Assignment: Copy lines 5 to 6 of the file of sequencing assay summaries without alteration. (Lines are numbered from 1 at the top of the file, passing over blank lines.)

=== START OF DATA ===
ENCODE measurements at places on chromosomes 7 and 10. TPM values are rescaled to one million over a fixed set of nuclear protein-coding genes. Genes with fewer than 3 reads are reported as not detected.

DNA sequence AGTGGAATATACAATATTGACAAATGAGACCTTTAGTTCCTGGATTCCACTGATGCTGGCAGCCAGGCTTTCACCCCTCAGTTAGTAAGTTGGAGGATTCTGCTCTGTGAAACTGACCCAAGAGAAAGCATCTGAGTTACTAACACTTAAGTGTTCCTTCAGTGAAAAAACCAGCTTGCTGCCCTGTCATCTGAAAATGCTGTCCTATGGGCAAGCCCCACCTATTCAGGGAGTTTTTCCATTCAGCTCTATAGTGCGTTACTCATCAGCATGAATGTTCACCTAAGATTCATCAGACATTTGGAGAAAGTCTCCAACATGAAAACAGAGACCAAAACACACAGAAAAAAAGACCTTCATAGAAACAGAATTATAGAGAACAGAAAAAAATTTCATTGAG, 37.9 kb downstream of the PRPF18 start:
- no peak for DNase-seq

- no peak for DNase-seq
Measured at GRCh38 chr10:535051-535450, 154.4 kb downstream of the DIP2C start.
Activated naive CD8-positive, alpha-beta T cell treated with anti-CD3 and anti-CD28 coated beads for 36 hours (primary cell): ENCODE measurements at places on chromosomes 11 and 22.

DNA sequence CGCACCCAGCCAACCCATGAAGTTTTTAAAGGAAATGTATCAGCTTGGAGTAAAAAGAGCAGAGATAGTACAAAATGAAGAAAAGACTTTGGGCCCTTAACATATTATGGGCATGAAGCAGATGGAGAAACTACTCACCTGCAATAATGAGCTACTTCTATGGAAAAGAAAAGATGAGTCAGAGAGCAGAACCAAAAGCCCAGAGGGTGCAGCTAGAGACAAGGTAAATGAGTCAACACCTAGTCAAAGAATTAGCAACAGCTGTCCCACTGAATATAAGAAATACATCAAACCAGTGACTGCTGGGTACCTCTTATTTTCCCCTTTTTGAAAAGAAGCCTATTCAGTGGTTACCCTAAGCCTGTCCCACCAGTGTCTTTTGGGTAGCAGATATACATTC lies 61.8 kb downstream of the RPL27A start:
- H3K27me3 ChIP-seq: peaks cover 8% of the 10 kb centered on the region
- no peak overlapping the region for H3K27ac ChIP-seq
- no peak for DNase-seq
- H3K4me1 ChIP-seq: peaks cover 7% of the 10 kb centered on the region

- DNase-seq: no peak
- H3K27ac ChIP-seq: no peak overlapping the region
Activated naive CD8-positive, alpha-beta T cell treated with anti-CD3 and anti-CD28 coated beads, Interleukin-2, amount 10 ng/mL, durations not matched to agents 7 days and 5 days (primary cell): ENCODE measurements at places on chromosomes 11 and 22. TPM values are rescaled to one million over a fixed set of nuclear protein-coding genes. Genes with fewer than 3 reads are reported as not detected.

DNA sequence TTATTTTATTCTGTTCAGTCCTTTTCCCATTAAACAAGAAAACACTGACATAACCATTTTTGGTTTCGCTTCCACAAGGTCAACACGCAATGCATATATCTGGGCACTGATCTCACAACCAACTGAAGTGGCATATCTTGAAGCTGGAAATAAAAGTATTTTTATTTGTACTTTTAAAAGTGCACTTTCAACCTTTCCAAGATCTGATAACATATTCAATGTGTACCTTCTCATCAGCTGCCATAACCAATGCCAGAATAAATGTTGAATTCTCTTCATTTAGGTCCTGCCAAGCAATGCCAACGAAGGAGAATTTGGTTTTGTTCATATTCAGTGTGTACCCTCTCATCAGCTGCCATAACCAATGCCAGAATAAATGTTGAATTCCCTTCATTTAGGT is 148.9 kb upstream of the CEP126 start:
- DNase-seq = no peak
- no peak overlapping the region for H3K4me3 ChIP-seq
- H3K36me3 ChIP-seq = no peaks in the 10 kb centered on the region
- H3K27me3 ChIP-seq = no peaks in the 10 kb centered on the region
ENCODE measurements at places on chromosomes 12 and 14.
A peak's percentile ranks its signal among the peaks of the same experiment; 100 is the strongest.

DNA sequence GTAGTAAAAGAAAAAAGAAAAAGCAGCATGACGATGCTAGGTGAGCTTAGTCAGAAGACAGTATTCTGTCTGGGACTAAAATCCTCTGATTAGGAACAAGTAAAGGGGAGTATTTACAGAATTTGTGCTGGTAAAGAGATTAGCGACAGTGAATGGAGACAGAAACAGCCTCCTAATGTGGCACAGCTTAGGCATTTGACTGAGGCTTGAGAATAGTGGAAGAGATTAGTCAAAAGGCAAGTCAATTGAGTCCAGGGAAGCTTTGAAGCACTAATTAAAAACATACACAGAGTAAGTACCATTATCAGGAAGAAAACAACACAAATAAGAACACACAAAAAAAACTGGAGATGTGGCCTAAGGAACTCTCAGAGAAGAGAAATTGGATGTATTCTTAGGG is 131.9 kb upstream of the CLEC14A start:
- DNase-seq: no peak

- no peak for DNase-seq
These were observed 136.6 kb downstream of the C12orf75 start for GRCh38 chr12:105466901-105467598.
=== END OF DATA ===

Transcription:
Measured at GRCh38 chr10:535051-535450, 154.4 kb downstream of the DIP2C start.
Activated naive CD8-positive, alpha-beta T cell treated with anti-CD3 and anti-CD28 coated beads for 36 hours (primary cell): ENCODE measurements at places on chromosomes 11 and 22.